Paul Fussell was a great writer and scholar and, in the three years before his death yesterday, an Oregonian.
In the excerpt below, from a 1982 essay on his experiences during the American invasion of Vichy France in World War II, Fussell explains how he came to his subject:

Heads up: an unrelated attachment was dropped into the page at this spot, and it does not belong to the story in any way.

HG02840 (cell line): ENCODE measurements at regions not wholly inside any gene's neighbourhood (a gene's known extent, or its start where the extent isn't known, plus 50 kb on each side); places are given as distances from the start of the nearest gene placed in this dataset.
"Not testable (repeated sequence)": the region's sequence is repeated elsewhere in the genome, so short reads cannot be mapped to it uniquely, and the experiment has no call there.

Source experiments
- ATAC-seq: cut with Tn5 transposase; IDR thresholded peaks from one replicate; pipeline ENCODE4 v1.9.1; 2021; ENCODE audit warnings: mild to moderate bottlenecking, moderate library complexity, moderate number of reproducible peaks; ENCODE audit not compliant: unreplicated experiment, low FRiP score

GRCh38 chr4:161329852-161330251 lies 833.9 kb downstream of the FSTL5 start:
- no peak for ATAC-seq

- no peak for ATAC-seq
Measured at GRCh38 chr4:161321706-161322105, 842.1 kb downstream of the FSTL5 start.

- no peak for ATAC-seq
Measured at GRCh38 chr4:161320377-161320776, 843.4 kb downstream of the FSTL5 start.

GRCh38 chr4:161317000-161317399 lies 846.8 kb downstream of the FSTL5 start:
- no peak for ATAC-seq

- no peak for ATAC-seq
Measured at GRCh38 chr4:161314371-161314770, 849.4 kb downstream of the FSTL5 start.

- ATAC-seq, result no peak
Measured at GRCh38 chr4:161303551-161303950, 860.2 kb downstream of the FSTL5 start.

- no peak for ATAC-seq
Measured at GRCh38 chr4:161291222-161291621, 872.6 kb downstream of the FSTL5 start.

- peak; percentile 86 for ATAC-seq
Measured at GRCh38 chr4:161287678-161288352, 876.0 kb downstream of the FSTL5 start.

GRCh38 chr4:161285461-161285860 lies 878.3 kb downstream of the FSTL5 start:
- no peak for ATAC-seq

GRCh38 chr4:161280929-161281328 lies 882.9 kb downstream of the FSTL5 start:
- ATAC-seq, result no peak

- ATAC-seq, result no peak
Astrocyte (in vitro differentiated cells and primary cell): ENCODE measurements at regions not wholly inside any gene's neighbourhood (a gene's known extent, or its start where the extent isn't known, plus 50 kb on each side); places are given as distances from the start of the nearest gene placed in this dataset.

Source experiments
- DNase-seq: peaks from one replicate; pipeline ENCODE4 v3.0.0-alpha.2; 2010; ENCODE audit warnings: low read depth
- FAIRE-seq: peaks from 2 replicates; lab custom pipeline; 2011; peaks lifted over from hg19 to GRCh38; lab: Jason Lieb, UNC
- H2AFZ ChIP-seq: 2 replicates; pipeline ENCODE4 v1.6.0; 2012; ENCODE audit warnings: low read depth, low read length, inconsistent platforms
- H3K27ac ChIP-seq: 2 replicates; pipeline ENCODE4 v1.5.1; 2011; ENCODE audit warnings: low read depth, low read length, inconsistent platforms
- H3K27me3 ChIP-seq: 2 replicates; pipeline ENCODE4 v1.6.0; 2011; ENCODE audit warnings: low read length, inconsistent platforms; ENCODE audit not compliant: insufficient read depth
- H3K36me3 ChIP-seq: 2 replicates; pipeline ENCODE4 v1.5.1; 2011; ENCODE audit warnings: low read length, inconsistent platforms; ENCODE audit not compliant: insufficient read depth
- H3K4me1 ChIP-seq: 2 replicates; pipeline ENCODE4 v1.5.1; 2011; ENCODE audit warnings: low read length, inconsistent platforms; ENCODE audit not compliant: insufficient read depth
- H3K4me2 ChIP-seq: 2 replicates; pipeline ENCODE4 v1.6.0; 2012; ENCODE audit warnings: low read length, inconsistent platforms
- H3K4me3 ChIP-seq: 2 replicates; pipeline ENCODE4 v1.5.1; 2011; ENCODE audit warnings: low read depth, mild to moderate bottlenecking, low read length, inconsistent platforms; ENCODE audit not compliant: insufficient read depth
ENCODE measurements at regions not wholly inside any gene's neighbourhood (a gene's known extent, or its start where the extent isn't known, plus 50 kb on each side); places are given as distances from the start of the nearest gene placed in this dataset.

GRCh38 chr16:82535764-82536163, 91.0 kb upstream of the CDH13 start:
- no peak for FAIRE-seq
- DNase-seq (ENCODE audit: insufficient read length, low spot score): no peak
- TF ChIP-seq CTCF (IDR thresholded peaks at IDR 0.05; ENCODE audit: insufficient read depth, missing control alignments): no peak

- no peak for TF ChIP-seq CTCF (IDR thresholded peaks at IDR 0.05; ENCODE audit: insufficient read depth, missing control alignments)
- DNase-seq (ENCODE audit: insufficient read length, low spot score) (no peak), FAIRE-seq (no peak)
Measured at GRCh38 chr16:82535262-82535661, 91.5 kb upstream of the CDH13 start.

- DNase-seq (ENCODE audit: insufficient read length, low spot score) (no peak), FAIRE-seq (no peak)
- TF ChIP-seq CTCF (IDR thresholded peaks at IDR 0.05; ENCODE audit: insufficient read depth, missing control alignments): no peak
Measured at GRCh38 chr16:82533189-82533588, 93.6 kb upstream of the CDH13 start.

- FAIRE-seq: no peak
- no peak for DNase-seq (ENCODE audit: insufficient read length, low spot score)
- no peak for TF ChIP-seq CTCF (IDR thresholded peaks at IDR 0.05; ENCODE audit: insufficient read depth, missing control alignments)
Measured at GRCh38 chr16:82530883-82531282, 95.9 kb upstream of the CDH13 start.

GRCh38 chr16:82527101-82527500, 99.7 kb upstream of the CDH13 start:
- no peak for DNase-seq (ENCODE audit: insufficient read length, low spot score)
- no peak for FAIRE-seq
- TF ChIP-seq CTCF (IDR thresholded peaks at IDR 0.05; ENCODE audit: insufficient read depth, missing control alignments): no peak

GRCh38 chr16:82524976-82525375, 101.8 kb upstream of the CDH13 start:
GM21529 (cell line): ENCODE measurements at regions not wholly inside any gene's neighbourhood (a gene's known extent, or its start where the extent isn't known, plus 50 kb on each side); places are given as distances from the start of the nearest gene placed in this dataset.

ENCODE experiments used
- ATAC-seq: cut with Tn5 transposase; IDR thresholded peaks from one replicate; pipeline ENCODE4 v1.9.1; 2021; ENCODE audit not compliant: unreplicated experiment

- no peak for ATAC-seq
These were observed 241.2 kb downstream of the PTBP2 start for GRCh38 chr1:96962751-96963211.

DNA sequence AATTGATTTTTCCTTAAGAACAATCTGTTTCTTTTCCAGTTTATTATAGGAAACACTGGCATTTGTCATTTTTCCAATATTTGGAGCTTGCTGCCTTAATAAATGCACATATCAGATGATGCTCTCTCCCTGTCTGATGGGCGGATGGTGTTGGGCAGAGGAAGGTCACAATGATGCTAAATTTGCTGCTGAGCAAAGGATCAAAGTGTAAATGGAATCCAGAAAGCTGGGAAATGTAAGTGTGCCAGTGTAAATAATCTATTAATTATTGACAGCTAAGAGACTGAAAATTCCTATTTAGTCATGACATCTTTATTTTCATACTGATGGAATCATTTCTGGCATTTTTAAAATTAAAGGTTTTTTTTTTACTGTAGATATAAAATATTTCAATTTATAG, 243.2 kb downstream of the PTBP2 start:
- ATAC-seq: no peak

Everyone knows that a night relief is among the most difficult of infantry maneuvers. But we didnât know it, and in our innocence we expected it to go according to plan. We and the company we were replacing were cleverly and severely shelled; it was as if the Germans a few hundred feet away could see us in the dark and through the thick pine growth. When the shelling finally stopped, at about midnight, we realized that although near the place we were supposed to be, until daylight we were hopelessly lost. The order came down to stop where we were, lie down among the trees, and get some sleep. We would finish the relief at first light. Scattered over several hundred yards, the 250 of us in F Company lay down in a darkness so thick we could see nothing at all. Despite the terror of our first shelling (and several people had been hit), we slept as soundly as babes. At dawn I awoke, and what I saw all around were numerous objects Iâd miraculously not tripped over in the dark. These objects were dozens of dead German boys in greenish-gray uniforms, killed a day or two before by the company we were relieving. If darkness had hidden them from us, dawn disclosed them with open eyes and greenish-white faces like marble, still clutching their rifles and machine pistols in their seventeen-year-old hands, fixed where they had fallen. (For the first time I understood the German phrase for the war dead: die Gefallenen.) Michelangelo could have made something beautiful out of these forms, in the Dying Gaul tradition, and I was startled to find that at first, in a way I couldnât understand, they struck me as beautiful. But after a moment no feeling but shock and horror. My adolescent illusions, largely intact to that moment, fell away all at once, and I suddenly knew I was not and never would be in a world that was reasonable or just. The scene was less apocalyptic than shabbily ironic: it sorted so ill with modern popular assumptions about the idea of progress and attendant improvements in public health, social welfare, and social justice. To transform guiltless boys into cold marble after passing them through unbearable fear and humiliation and pain and contempt seemed to do them an interesting injustice. I decided to ponder these things.